Today's objective is to code something for fun, in a day. It's been far too long I've done something with no purpose other than enjoying the process. An idea has been kicking around my head since (checks timestamps) mid 2020... Time flies ๐Ÿ˜ณ

I want to put a cat on the internet. He chills on his page and you can pet him. Or not. He likes when he's getting pets ๐Ÿˆ That's it. I have more ideas, but minimalism is the name for the game for today.

Technically, I want to keep things simple and lightweight. It should be clean. It should load fast. Interactions should be simple, no manual required. Giving a pat should leave a footprint of sorts.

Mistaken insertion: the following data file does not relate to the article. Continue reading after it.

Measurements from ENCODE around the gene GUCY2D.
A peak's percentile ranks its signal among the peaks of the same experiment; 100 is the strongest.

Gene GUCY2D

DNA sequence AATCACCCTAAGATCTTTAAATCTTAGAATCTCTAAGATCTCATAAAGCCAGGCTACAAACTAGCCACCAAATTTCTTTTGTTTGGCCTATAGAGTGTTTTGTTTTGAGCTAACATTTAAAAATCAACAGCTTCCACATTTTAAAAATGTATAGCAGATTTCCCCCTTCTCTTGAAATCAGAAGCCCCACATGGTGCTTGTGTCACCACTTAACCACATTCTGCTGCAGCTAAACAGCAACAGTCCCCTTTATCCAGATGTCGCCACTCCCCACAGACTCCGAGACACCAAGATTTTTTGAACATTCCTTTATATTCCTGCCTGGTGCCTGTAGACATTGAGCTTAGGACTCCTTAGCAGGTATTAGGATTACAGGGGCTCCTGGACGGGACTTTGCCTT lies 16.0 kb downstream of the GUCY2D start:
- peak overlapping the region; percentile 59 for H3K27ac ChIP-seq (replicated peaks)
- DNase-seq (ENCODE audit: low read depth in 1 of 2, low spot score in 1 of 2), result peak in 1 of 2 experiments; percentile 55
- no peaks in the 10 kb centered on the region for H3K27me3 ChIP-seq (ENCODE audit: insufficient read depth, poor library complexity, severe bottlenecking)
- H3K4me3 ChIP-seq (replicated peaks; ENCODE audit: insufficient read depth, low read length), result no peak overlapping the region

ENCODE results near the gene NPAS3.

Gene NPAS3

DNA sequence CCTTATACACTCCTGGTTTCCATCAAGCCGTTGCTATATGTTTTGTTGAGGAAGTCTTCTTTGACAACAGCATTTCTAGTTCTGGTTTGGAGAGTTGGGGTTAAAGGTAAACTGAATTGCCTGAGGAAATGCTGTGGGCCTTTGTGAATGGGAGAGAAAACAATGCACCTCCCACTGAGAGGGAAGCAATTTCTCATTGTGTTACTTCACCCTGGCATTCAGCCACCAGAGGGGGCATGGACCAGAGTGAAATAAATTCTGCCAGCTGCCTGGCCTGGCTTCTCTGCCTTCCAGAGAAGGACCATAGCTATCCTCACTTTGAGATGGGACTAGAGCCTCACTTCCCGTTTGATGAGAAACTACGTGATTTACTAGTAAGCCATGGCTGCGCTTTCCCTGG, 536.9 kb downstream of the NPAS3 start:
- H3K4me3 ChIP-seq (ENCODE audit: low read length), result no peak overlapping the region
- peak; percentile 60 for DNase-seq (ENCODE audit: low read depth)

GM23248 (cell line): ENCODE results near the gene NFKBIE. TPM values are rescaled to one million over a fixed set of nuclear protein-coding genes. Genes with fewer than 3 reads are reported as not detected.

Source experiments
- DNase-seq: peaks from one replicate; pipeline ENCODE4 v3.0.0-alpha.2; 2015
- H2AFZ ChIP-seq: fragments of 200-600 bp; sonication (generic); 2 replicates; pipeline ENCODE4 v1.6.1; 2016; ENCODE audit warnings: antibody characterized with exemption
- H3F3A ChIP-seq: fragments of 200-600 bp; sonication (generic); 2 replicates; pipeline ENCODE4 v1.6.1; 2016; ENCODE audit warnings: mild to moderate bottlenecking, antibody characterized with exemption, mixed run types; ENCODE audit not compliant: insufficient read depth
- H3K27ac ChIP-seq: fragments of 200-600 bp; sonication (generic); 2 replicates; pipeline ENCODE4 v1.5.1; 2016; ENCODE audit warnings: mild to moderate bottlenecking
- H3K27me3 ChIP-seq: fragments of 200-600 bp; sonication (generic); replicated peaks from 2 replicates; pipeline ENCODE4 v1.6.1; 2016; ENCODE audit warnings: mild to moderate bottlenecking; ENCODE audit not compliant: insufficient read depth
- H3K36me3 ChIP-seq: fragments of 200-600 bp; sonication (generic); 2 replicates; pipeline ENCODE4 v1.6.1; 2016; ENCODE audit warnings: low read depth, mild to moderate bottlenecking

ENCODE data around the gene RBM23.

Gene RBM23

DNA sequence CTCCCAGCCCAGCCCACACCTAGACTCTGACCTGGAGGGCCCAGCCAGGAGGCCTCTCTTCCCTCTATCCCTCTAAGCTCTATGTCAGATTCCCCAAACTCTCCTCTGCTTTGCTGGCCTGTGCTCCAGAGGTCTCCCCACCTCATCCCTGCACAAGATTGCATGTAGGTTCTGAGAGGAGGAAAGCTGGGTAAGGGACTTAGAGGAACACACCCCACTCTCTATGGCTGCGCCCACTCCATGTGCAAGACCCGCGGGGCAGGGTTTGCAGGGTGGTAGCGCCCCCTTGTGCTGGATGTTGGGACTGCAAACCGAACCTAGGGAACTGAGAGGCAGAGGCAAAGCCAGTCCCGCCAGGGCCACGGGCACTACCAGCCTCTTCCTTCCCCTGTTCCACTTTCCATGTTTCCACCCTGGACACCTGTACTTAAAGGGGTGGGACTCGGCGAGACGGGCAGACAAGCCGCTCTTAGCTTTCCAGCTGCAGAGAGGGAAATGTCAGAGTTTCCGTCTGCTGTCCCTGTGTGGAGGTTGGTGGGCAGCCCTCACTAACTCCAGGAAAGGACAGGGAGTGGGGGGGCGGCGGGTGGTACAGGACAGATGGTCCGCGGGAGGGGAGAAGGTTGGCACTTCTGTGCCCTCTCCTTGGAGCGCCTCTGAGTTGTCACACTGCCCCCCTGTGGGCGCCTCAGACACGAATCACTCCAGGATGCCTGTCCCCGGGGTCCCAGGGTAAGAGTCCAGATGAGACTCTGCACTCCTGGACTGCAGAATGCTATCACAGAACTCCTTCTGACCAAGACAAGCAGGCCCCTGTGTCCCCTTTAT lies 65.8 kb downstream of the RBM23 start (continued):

To make things a bit more fun, this will be a live development thread ๐Ÿงต

Been thinking about moving off to something else, primarily because it's getting far too slow for what it is. Unfortunately things don't look promising, it seems like there's no good way to migrate existing content to the new account, and replacing the engine in-place is also a source of endless issues. is a good writeup from about two years ago that covers some of the issues.

This is very annoying. I guess I could pour a bunch of effort into optimizing, but I so don't want to get involved with python. is amazing and terrifying at the same time.

Amazing because you don't need fancy GPU servers to run an LLM, it can just run in a browser. From purely technical point of view this is mind blowing.